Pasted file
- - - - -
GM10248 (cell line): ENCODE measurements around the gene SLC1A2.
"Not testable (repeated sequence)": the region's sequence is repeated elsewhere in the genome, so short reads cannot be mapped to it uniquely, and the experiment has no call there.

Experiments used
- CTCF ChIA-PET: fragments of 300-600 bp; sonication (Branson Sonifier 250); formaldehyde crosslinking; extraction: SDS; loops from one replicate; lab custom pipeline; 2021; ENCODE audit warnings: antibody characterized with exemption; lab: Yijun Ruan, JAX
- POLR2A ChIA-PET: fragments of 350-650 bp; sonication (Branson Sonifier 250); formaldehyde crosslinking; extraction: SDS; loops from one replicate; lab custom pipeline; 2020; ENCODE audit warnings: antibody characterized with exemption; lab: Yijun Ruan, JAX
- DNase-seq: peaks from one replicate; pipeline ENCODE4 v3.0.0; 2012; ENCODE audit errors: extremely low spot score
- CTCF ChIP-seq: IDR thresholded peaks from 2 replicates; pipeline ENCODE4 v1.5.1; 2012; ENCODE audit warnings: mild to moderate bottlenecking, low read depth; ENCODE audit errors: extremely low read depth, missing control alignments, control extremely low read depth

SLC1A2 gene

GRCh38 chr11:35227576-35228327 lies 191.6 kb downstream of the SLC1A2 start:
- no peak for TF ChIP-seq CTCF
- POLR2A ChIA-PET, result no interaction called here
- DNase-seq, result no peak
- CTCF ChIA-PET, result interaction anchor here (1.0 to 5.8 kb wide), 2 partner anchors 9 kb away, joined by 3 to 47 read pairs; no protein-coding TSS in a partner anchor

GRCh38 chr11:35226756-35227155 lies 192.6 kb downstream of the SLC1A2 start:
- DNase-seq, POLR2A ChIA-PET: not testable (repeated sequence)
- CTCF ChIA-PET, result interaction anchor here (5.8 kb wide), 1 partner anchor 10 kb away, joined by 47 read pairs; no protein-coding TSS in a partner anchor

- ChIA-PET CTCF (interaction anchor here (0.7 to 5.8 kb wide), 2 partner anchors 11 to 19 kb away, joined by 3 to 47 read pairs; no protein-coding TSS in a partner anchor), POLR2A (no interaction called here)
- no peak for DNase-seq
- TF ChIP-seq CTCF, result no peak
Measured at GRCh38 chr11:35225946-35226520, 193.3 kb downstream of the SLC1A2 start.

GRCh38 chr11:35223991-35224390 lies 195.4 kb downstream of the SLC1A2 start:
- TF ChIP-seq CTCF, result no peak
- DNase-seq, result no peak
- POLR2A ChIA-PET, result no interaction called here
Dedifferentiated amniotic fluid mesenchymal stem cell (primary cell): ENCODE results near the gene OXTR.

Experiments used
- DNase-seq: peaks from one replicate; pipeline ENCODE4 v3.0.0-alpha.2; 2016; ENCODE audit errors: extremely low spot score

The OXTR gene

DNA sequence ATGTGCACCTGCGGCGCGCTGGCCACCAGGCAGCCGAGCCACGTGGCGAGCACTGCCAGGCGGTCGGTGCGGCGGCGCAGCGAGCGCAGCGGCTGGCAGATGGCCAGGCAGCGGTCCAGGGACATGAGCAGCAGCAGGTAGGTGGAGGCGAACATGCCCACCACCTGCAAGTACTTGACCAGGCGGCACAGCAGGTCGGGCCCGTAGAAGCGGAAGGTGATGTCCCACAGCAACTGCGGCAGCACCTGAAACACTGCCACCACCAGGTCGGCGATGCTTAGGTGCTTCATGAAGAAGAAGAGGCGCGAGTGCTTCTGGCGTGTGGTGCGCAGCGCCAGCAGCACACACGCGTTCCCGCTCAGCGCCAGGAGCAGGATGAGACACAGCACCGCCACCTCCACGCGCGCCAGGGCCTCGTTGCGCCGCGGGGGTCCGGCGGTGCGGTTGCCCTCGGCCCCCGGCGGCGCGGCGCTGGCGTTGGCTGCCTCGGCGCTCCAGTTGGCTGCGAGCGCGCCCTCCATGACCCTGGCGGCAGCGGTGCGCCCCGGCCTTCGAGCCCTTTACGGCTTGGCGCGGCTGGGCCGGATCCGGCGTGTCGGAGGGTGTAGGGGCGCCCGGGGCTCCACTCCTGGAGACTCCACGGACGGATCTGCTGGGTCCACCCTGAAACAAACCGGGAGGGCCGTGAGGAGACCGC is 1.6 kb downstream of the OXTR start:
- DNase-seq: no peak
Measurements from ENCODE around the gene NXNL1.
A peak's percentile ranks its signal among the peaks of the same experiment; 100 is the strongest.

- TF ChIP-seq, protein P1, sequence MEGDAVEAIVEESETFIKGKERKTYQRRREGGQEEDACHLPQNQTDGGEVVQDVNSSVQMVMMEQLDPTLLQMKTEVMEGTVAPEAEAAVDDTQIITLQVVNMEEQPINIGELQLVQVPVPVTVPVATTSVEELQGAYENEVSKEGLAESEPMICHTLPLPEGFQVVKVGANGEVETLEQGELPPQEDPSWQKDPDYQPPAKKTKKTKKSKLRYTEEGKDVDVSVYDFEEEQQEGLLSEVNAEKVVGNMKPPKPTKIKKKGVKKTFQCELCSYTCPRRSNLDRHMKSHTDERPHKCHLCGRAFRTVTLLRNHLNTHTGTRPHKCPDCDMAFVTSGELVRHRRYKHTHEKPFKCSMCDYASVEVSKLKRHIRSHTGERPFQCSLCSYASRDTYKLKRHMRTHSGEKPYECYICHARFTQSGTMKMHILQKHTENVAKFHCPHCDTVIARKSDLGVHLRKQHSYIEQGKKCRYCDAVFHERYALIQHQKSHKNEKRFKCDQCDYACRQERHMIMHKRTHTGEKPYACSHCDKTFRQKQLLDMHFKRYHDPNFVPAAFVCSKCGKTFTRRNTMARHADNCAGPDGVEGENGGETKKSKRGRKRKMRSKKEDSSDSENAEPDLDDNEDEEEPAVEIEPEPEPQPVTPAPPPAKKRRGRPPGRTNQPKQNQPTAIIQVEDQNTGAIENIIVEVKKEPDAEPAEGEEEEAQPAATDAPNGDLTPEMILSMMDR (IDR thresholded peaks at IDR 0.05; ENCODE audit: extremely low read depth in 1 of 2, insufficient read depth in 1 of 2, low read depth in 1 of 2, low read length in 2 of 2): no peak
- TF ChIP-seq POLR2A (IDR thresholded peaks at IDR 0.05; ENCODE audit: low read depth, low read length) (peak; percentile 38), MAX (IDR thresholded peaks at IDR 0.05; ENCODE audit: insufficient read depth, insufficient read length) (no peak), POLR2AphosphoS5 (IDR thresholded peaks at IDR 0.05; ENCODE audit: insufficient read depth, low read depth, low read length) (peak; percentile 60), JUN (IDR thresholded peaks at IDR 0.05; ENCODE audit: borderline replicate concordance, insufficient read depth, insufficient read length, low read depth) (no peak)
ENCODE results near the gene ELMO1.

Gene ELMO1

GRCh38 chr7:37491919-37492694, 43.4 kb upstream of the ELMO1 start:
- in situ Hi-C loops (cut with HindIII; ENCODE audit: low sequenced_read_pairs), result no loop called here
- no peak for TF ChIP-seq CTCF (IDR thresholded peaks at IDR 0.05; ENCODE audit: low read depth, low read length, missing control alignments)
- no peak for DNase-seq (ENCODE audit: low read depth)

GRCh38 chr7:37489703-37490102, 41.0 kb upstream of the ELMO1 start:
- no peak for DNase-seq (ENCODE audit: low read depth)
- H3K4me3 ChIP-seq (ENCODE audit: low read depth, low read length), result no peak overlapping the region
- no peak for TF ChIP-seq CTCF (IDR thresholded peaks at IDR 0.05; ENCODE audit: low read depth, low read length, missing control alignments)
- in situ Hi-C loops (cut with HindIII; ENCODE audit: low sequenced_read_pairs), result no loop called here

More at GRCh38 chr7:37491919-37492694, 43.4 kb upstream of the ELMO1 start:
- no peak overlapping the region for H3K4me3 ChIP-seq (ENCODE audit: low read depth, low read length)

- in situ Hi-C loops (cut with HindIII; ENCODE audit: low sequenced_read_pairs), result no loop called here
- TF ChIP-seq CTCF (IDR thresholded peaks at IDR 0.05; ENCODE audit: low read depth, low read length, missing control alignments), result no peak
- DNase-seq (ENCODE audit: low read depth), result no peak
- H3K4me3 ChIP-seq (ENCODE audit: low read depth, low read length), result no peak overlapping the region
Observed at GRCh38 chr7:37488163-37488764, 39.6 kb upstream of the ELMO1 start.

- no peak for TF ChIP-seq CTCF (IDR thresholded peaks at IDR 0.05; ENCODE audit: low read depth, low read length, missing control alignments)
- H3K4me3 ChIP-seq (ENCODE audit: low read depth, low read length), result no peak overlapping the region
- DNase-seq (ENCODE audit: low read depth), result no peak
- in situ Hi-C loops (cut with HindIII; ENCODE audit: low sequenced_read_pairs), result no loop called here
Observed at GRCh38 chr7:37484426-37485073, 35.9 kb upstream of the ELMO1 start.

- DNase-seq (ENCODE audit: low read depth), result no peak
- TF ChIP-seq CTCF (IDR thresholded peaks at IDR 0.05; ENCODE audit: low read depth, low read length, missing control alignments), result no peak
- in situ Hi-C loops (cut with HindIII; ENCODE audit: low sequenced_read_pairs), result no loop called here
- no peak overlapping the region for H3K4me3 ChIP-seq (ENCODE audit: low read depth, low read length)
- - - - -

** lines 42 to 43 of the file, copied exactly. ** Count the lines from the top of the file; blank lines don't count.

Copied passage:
- no peak for DNase-seq (ENCODE audit: low read depth)
- H3K4me3 ChIP-seq (ENCODE audit: low read depth, low read length), result no peak overlapping the region